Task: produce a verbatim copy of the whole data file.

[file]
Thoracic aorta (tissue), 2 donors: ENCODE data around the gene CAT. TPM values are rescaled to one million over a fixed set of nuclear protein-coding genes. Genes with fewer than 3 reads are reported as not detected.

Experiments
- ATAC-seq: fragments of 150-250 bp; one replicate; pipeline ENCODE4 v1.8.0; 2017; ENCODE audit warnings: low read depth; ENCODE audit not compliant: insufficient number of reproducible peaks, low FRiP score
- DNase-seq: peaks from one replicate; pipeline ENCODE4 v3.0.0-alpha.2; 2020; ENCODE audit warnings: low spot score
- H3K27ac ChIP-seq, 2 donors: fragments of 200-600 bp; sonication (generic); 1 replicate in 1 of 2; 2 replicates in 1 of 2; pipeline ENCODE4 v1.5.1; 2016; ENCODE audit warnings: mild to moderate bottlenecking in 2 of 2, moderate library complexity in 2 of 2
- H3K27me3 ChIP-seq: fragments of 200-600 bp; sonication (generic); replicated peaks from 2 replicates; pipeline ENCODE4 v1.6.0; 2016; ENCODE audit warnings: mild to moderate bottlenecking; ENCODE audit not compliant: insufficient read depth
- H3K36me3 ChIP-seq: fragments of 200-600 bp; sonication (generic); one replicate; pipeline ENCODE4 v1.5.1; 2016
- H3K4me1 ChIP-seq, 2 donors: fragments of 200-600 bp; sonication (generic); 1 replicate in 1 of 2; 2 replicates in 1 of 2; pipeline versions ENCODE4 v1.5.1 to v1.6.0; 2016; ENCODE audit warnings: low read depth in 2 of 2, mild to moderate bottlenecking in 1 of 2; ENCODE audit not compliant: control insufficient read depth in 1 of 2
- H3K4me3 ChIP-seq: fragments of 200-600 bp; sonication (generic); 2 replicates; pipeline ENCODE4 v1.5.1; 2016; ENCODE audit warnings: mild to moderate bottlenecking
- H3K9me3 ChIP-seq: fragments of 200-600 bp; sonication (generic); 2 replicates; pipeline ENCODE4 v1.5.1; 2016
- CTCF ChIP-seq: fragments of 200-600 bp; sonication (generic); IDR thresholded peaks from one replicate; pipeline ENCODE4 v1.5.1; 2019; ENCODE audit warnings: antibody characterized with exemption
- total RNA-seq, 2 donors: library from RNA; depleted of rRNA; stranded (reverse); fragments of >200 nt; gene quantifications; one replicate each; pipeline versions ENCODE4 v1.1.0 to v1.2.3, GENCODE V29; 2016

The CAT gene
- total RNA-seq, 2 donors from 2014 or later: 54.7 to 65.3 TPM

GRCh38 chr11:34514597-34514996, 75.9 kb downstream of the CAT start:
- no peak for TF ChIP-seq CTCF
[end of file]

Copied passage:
Thoracic aorta (tissue), 2 donors: ENCODE data around the gene CAT. TPM values are rescaled to one million over a fixed set of nuclear protein-coding genes. Genes with fewer than 3 reads are reported as not detected.

Experiments
- ATAC-seq: fragments of 150-250 bp; one replicate; pipeline ENCODE4 v1.8.0; 2017; ENCODE audit warnings: low read depth; ENCODE audit not compliant: insufficient number of reproducible peaks, low FRiP score
- DNase-seq: peaks from one replicate; pipeline ENCODE4 v3.0.0-alpha.2; 2020; ENCODE audit warnings: low spot score
- H3K27ac ChIP-seq, 2 donors: fragments of 200-600 bp; sonication (generic); 1 replicate in 1 of 2; 2 replicates in 1 of 2; pipeline ENCODE4 v1.5.1; 2016; ENCODE audit warnings: mild to moderate bottlenecking in 2 of 2, moderate library complexity in 2 of 2
- H3K27me3 ChIP-seq: fragments of 200-600 bp; sonication (generic); replicated peaks from 2 replicates; pipeline ENCODE4 v1.6.0; 2016; ENCODE audit warnings: mild to moderate bottlenecking; ENCODE audit not compliant: insufficient read depth
- H3K36me3 ChIP-seq: fragments of 200-600 bp; sonication (generic); one replicate; pipeline ENCODE4 v1.5.1; 2016
- H3K4me1 ChIP-seq, 2 donors: fragments of 200-600 bp; sonication (generic); 1 replicate in 1 of 2; 2 replicates in 1 of 2; pipeline versions ENCODE4 v1.5.1 to v1.6.0; 2016; ENCODE audit warnings: low read depth in 2 of 2, mild to moderate bottlenecking in 1 of 2; ENCODE audit not compliant: control insufficient read depth in 1 of 2
- H3K4me3 ChIP-seq: fragments of 200-600 bp; sonication (generic); 2 replicates; pipeline ENCODE4 v1.5.1; 2016; ENCODE audit warnings: mild to moderate bottlenecking
- H3K9me3 ChIP-seq: fragments of 200-600 bp; sonication (generic); 2 replicates; pipeline ENCODE4 v1.5.1; 2016
- CTCF ChIP-seq: fragments of 200-600 bp; sonication (generic); IDR thresholded peaks from one replicate; pipeline ENCODE4 v1.5.1; 2019; ENCODE audit warnings: antibody characterized with exemption
- total RNA-seq, 2 donors: library from RNA; depleted of rRNA; stranded (reverse); fragments of >200 nt; gene quantifications; one replicate each; pipeline versions ENCODE4 v1.1.0 to v1.2.3, GENCODE V29; 2016

The CAT gene
- total RNA-seq, 2 donors from 2014 or later: 54.7 to 65.3 TPM

GRCh38 chr11:34514597-34514996, 75.9 kb downstream of the CAT start:
- no peak for TF ChIP-seq CTCF